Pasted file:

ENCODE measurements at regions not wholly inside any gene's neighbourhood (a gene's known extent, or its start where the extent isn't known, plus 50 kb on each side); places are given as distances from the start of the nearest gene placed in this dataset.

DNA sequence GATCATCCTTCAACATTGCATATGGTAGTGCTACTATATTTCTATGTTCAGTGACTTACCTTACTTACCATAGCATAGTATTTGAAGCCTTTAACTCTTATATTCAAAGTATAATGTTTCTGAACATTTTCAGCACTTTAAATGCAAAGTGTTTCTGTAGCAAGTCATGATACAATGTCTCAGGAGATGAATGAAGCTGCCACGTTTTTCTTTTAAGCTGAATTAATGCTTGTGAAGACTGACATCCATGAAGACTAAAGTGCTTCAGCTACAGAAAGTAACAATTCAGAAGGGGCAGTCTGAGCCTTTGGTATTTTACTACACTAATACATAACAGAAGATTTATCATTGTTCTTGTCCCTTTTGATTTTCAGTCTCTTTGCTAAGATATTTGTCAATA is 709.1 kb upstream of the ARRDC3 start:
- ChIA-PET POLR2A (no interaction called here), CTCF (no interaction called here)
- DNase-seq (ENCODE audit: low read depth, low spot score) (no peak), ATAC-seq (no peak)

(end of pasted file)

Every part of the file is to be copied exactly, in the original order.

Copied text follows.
ENCODE measurements at regions not wholly inside any gene's neighbourhood (a gene's known extent, or its start where the extent isn't known, plus 50 kb on each side); places are given as distances from the start of the nearest gene placed in this dataset.

DNA sequence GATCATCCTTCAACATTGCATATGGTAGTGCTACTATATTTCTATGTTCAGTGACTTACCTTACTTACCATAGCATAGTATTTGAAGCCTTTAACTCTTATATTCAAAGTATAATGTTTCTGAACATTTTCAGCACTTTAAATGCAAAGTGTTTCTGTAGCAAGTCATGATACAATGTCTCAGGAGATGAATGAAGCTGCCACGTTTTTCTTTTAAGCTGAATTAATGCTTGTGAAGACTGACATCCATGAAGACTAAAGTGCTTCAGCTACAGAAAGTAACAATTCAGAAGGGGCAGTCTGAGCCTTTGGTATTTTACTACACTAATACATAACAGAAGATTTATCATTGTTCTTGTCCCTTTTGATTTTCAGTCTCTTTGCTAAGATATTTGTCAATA is 709.1 kb upstream of the ARRDC3 start:
- ChIA-PET POLR2A (no interaction called here), CTCF (no interaction called here)
- DNase-seq (ENCODE audit: low read depth, low spot score) (no peak), ATAC-seq (no peak)